Some moms and teachers yearn for two minutes of silence, silence is my nemesis. (…And the moment I realize, if the dogs aren’t sleeping they’re up to something mischievous.)
But it’s moments like these where my mind rolls and doesn’t stop. I’m an “Oprah.” (A dramatic over-thinker, a conclusion jumper and definitely not a roll-with-the-flow individual.) Tonight’s silence makes me miss home. The irish bar music during St. Patrick’s Day celebrations. The cackle of a dear friend. Listening to the dreams of another, and the stresses of a third.
Sadly, missing someone (or many) is part of life. People move away, grow apart and pass. While it’s hard to bare on a random Saturday night, it’s even harder on the most important day of your life. But on that day, like so many others – You have memories to hold on to and those should be honored.
Honoring someone who has passed at your wedding should be as special, powerful and unique as them.
BALLOON RELEASE This moment can be a private moment, a family time or a celebration full of guests. One balloon, or many. Write a note to those who have passed, release and send it on up.
BORROWED AND OLD Incorporating an item of the deceased is a perfect way to ensure they’re with you through your celebration. Include a broach, a piece of precious jewelry or gems, a pocket watch or even their wedding dress or suit.
MEMORIAL The two most common and simple way to honor someone’s memory are to list those lost and loved in the wedding program, and/or place a picture on a table for guests to view, or on a chair where they would be seated during the ceremony.
UNIQUE MEMORIAL Going one step further, along side or in replacement of their photo – include an item as their memorial. Grandpa’s favorite ball cap, Grandma’s quilt or pearls, Your father’s beloved and much played trumpet or a flag to honor military personnel.
A TASTE OF HOME Share a famous recipe with your guests by adding it to the menu. Guest who knew and loved your god-mother’s famous snicker doodles will know exactly where the recipe came from.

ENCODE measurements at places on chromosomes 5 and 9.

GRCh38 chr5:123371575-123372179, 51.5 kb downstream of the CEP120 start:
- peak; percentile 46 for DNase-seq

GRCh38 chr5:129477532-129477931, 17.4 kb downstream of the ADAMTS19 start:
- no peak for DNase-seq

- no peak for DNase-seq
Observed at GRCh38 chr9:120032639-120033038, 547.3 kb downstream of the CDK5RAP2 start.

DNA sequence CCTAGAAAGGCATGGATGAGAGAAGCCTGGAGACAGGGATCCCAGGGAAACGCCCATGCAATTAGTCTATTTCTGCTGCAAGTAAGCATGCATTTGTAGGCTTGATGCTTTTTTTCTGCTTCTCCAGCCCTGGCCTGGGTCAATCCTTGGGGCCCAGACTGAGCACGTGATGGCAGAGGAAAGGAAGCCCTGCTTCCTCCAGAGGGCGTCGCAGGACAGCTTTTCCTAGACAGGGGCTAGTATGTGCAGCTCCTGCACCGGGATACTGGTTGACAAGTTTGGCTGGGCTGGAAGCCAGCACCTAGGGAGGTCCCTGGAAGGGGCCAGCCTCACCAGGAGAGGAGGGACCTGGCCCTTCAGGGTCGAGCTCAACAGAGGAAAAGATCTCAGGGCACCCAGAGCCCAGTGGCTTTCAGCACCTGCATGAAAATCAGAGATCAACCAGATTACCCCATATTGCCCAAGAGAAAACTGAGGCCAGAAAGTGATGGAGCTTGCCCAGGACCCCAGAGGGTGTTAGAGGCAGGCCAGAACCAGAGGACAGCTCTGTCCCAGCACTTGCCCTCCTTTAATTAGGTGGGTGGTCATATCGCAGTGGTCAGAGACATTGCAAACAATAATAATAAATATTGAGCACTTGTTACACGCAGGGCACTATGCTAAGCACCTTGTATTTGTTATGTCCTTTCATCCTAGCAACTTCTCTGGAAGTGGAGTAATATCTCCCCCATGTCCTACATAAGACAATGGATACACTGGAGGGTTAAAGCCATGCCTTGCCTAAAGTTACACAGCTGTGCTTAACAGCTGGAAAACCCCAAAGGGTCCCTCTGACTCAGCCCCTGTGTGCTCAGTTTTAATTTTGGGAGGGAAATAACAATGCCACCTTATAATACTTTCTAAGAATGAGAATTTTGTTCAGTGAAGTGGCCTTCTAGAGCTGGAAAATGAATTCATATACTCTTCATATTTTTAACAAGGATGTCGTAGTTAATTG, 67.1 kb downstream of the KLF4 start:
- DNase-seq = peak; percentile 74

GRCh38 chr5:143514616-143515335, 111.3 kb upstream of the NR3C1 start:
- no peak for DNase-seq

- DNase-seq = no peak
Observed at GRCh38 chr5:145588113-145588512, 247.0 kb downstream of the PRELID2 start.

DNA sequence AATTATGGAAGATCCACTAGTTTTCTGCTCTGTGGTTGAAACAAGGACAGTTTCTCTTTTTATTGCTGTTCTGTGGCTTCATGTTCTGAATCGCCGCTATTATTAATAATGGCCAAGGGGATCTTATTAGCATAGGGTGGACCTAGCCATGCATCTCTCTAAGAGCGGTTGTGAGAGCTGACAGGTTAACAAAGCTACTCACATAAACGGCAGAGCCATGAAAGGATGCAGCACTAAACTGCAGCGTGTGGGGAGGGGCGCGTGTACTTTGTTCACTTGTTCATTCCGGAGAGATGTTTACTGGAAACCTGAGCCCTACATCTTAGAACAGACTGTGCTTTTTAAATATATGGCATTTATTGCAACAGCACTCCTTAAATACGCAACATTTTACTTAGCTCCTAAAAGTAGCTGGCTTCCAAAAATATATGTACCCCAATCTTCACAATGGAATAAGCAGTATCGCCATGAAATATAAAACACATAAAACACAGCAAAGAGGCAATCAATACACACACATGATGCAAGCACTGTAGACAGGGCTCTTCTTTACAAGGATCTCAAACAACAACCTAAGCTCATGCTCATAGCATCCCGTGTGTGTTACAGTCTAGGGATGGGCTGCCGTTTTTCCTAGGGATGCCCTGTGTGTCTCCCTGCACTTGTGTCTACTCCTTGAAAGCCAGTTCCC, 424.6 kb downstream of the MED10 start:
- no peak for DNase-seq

HONOR THEIR FAVORITE PAST TIME Whether it be baseball, wine or cigars; add a baseball to your memorial table, their favorite vintage behind the bar or a cigar bar for everyone to enjoy.
DANCE LIKE NO ONE IS WATCHING You can absolutely play their favorite song during your reception, but take it one step further and invite their spouse to join you. Attending a wedding without your late significant other can be hard. This is a perfect, simple and special way to remind the spouse that they aren’t alone.
MAKE A DONATION IN THEIR HONOR In lieu of favors, make a donation in honor of a loved one to a charity they supported or were affected by.
JAPANESE & CHINESE MEMORIALS With the rising popularity of outdoor weddings and lanterns, take part in a lantern lighting ceremony. These lanterns can be set to float as they do during the Obon Festival in Japan. If you’re landlocked, Chinese lanterns are a perfect alternative.
ROSEMARY BUSH A rosemary bush is the herb of remembrance. This can be placed somewhere among your wedding decor with appropriate signage and then planted later at your own home.
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Through your wedding day, you want to strike the right balance between acknowledging a loved one and fostering a joyous mood for your happy occasion. You need to consider how recent the death may be. I’m a crier – and while it’s extremely important for me to honor those lost, who mean the world to me – I’ll be ugly crying happy tears enough without bursting out into ugly sad tears, too.
Tributes can be personal, public or a combination of both. You may opt to have grandpa’s favorite breakfast casserole with your own parents morning of, but then simply place flowers at a chair he would be seated. More than anything it’s important to hold true to honoring those loved and missed in the way you find fit.
If all else fails, a glass of red (grandma’s favorite shot) & to-do list should get you through.
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“Because when someone you love becomes a memory; the memory becomes a treasure”
Rest In Peace Pap Pap William Culleiton, Poppy James Miller and Grandma Doris Vendetti